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Mariusz for Pagepro

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What is PassportJS And How To Integrate It?

By the official definition:

"Passport is authentication middleware for Node.js.

Extremely flexible and modular, Passport can be unobtrusively dropped in to any Express-based web application.

A comprehensive set of strategies support authentication using a username and password, Facebook, Twitter, and more."

So basically PassportJS manages session user for us and gives us a lot of strategies to use when we want to integrate login/register options in our application.

Let's see how can we integrate it.

Integrating PassportJS

Let’s start with a base for our app:

const express = require('express')

const app = express()
const port = 3000

app.listen(port, () => console.log(`App listening on port ${port}!`))

Now we can start configuring passport.

We will need to configure session middlewares as well as cookie-parser and body-parser:

const cookieParser = require('cookie-parser')
const bodyParser = require('body-parser')
const expressSession = require('express-session')
const passport = require('passport')


app.use(cookieParser())          // 1
app.use(bodyParser.json())       // 2
  extended: true,
}))                              // 3
  secret: '5om35ecr37',
  resave: false,
  saveUninitialized: false,
}))                              // 4
app.use(passport.initialize())   // 5
app.use(passport.session())      // 6

Let’s have a look and explain what each line does:

  1. Middleware which parses Cookie header values and adds cookies property to request object containing all the cookies keyed by cookie names.
  2. Parses request body as json data and adds it to body property in request object.
  3. Adds support for parsing request body in URL format.
  4. MIddleware for generating session cookies and matching them with data stored server side i.e logged-in user.
  5. Initializes passport core which runs strategies and manages them.
  6. Add support for managing user data in the session.

Adding local strategy

Now that we have all middlewares configured we can add a strategy to our app.

In this case, it will be a local strategy.

First, we need to install a selected strategy:

npm install passport-local


yarn add passport-local

Now we can configure it.

To simplify this tutorial I will return static user object in our callback:

const userStore = {
  findByUsername: () => ({
    id: 1,
    name: 'Test User',
    username: 'testuser',
    validatePassword: () => true

passport.use(new LocalStrategy(
  (username, password, done) => {
    const user = userStore.findByUsername(username)

    // User does not exist in our database or password was invalid
    if (!user || !user.validatePassword(password)) {
      return done(null, false)
    // If user was found and password is valid we can return user object
    // in callback
    return done(null, user)

And that’s it!

Our login form logic is ready.

Session serializing and deserializing

When we are using passport with session support we have to implement two callbacks which passport will use to serialize and deserialize the user.

Serialize callback is called when the user is saved to the session.

We will use user id which will allow us to find the user in the database later.

passport.serializeUser((user, done) => {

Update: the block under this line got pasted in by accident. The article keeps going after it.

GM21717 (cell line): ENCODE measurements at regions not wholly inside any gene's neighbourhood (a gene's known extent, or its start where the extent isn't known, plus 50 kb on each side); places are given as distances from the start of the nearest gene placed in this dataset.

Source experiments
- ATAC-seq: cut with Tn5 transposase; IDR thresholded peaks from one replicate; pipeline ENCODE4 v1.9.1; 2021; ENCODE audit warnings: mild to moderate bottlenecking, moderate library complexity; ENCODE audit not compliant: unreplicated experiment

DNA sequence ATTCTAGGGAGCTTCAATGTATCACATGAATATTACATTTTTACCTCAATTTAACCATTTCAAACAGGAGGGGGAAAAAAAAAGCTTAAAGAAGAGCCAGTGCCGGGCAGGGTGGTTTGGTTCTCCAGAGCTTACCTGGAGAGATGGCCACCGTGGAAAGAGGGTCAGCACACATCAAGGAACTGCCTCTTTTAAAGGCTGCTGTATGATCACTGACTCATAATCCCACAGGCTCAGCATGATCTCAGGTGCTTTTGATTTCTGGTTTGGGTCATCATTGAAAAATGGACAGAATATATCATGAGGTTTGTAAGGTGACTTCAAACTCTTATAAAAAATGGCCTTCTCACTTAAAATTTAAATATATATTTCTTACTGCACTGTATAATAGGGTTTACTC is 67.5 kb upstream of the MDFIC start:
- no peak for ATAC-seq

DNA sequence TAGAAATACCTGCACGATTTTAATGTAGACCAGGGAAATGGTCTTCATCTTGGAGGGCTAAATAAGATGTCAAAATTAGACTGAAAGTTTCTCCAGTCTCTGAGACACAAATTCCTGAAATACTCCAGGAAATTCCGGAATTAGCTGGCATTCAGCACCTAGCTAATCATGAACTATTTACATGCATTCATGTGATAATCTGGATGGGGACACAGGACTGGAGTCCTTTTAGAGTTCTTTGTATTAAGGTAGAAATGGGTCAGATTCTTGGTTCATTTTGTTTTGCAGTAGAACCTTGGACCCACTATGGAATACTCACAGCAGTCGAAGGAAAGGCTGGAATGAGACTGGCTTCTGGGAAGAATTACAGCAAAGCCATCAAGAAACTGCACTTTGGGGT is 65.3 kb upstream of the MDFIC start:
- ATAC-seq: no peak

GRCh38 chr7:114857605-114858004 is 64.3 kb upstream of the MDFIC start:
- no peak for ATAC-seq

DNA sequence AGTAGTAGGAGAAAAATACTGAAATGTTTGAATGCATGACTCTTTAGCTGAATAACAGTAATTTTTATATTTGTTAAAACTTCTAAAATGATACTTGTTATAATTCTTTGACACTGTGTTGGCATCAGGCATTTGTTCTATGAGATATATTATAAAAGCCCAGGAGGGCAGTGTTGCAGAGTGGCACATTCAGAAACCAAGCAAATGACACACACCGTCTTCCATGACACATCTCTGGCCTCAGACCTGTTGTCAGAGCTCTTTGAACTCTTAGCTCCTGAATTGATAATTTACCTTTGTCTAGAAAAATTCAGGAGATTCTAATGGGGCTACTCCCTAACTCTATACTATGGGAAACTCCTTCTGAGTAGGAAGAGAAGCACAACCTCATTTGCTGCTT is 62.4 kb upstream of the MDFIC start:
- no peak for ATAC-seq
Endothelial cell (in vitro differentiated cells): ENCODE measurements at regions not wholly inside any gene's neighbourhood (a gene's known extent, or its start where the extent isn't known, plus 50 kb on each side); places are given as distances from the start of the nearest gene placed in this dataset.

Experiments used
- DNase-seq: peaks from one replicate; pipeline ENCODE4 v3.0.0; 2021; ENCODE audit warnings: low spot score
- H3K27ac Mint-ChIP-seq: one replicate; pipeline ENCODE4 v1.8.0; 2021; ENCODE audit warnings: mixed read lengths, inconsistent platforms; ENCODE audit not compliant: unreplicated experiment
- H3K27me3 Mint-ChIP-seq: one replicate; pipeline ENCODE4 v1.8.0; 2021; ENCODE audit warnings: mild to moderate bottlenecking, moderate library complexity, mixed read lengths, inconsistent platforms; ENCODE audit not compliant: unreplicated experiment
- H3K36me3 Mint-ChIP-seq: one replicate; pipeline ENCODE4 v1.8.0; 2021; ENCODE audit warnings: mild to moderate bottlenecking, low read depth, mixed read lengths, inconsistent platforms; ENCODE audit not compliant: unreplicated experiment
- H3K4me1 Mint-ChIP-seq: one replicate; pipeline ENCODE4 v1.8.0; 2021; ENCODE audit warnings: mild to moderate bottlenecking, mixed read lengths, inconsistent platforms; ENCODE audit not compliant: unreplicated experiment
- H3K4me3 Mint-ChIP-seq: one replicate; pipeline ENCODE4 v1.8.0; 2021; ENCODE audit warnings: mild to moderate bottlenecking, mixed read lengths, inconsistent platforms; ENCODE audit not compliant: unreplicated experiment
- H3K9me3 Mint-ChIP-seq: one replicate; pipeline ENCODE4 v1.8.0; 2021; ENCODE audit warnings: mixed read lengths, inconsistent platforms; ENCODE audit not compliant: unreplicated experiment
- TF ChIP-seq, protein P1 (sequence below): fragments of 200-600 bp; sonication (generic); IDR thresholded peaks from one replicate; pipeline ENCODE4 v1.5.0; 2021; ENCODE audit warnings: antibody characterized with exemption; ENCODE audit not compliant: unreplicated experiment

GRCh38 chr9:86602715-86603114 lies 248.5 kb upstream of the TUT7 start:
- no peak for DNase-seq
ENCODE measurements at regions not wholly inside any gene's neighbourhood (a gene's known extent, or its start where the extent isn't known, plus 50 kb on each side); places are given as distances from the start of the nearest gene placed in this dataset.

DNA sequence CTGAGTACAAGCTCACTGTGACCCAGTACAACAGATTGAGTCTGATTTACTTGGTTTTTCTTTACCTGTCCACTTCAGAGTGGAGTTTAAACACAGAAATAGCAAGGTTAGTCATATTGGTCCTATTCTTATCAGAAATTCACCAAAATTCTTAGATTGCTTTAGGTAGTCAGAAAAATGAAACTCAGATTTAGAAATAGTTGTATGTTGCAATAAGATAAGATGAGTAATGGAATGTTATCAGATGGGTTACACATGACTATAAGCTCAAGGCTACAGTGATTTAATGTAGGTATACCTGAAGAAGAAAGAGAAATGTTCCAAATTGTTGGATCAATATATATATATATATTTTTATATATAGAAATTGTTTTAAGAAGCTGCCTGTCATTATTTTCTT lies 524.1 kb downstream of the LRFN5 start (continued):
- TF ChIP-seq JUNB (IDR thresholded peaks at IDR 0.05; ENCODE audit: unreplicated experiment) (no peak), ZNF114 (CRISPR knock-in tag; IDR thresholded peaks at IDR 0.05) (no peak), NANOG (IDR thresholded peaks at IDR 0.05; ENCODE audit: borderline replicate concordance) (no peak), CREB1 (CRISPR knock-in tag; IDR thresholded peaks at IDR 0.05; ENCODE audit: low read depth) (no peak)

Deserialize callback is used to find the user in the database based on data stored in cookies.

In our case data stored in cookies is user id.

const userStore = {
  findUserById: userId => ({
    id: 1,
    name: 'Test User',
    username: 'testuser',
    validatePassword: () => true

passport.deserializeUser((userId, done) => {
  // Find user in database by id from session
  const user = userStore.findUserById(userId)

  // If user was not found throw an error
  if (!user) {

  // If user was found return it via callback, this user object will be  
  // available in  request object as user property
  done(null, user)

Adding login form

Now we can add login form to our app.

To do that let’s define simple HTML form.

  <title>Awesome login form</title>
  <form action="/" method="POST">
    <label for="username">
    <input name="username" id="username" />
    <label for="password">
    <input type="password" name="password" id="password" />
    <button type="submit">

And return this HTML file on root URL of our app:

const path = require('path')

app.get('/', (request, response) => {

Now we have to define the path to handle POST requests from our form:

// This will print “Logged in!” text after successful login
  (request, response) => {
    response.send('Logged in!')

Let’s go back to our root URL handler and return different view if the user is logged in.

First, we have to create HTML file for our logged-in view:

  <title>Awesome logged in view</title>
  <a href='/logout'>Logout</a>

And change our root URL handlers like this:

// This will redirect user back to root url after logging in'/', passport.authenticate('local', { successRedirect: '/' }))

app.get('/', (request, response) => {
  const viewPath = request.isAuthenticated()
    ? './loggedIn.html'
    : './login.html'


As you can see I have defined “/logout” URL in our logged in view, so we have to handle that URL as well.

Clicking on this link will log out our user and redirect him back to the login form.

app.get('/logout', (request, response) => {



If you work with NodeJS, PasportJS is a great authentication tool, that you can easily customize for different strategies.

Let me know what you think!

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